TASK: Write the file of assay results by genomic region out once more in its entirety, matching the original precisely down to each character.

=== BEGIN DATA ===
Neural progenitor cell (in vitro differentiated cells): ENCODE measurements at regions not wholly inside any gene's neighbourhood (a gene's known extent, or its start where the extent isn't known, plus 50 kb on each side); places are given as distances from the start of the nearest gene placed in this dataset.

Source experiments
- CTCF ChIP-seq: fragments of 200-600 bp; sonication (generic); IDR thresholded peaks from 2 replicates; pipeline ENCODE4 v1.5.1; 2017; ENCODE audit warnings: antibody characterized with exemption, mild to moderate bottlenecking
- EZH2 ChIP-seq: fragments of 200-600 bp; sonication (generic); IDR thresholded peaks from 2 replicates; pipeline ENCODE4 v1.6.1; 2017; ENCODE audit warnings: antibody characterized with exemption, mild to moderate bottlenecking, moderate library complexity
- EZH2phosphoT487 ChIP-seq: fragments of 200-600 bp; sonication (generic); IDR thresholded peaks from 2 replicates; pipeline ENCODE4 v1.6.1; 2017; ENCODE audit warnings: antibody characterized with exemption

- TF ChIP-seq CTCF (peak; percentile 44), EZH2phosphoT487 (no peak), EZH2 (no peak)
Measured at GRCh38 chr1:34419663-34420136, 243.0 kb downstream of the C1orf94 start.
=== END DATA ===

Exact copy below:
Neural progenitor cell (in vitro differentiated cells): ENCODE measurements at regions not wholly inside any gene's neighbourhood (a gene's known extent, or its start where the extent isn't known, plus 50 kb on each side); places are given as distances from the start of the nearest gene placed in this dataset.

Source experiments
- CTCF ChIP-seq: fragments of 200-600 bp; sonication (generic); IDR thresholded peaks from 2 replicates; pipeline ENCODE4 v1.5.1; 2017; ENCODE audit warnings: antibody characterized with exemption, mild to moderate bottlenecking
- EZH2 ChIP-seq: fragments of 200-600 bp; sonication (generic); IDR thresholded peaks from 2 replicates; pipeline ENCODE4 v1.6.1; 2017; ENCODE audit warnings: antibody characterized with exemption, mild to moderate bottlenecking, moderate library complexity
- EZH2phosphoT487 ChIP-seq: fragments of 200-600 bp; sonication (generic); IDR thresholded peaks from 2 replicates; pipeline ENCODE4 v1.6.1; 2017; ENCODE audit warnings: antibody characterized with exemption

- TF ChIP-seq CTCF (peak; percentile 44), EZH2phosphoT487 (no peak), EZH2 (no peak)
Measured at GRCh38 chr1:34419663-34420136, 243.0 kb downstream of the C1orf94 start.